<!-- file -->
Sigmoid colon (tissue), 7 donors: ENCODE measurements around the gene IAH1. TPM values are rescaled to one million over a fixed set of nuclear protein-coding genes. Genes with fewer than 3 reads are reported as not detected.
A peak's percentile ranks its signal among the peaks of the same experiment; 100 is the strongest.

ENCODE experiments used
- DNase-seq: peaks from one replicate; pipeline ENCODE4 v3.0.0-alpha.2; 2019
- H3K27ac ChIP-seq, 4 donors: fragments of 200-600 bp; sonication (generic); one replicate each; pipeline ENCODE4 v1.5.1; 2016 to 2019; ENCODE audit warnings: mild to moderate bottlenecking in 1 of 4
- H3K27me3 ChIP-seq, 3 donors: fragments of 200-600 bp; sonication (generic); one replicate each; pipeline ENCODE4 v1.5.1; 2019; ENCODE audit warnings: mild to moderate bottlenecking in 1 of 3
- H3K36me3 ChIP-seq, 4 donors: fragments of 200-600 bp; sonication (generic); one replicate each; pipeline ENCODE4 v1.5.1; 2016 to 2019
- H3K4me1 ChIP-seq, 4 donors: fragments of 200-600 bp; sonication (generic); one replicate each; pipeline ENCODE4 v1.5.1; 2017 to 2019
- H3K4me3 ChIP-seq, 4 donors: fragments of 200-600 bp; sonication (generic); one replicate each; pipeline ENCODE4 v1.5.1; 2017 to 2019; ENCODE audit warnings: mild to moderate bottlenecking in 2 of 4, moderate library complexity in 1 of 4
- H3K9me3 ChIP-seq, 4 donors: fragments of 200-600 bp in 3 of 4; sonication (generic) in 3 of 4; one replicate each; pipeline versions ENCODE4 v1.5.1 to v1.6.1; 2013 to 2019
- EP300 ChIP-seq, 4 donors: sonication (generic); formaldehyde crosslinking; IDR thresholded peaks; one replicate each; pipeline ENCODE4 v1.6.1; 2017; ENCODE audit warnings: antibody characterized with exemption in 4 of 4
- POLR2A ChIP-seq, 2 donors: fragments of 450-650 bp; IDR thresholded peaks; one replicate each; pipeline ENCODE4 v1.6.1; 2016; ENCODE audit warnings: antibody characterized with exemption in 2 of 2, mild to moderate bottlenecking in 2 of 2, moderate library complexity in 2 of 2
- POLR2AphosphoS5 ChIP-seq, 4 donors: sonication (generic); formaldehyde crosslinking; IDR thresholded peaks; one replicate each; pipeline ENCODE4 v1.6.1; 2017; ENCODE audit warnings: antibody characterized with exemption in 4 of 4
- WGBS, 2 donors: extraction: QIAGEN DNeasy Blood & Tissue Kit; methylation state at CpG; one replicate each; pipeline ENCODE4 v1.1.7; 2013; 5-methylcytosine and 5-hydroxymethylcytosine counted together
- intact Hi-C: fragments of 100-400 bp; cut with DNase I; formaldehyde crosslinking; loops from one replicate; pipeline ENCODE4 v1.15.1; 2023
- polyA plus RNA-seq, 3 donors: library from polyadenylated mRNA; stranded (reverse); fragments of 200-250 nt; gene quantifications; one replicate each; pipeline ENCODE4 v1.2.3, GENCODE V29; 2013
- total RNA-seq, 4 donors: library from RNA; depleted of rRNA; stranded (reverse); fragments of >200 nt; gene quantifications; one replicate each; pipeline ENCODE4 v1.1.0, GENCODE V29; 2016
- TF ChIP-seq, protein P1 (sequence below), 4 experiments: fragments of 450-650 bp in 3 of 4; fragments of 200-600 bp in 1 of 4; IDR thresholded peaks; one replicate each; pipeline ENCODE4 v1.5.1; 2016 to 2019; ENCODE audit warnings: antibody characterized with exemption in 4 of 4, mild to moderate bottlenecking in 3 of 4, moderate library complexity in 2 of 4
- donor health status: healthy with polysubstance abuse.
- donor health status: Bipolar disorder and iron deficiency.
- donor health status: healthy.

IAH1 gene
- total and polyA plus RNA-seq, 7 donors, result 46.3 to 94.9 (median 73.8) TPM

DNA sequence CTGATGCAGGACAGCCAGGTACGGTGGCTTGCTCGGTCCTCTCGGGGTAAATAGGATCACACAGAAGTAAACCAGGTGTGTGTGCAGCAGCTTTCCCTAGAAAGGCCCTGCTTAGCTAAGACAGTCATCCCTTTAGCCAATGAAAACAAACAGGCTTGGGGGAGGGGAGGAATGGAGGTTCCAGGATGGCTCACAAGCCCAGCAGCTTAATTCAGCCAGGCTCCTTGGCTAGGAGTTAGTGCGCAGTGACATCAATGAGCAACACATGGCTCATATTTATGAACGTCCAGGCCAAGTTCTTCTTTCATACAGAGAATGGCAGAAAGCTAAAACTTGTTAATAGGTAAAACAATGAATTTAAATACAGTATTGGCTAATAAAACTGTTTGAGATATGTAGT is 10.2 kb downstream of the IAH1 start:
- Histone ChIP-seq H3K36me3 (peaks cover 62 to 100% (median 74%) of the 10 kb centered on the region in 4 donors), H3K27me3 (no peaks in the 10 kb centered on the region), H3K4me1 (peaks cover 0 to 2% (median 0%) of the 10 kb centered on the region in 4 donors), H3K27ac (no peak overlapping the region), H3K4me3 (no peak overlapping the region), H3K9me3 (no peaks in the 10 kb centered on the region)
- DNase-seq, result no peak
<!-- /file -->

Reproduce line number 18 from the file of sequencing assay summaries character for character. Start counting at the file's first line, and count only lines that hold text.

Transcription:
- TF ChIP-seq, protein P1 (sequence below), 4 experiments: fragments of 450-650 bp in 3 of 4; fragments of 200-600 bp in 1 of 4; IDR thresholded peaks; one replicate each; pipeline ENCODE4 v1.5.1; 2016 to 2019; ENCODE audit warnings: antibody characterized with exemption in 4 of 4, mild to moderate bottlenecking in 3 of 4, moderate library complexity in 2 of 4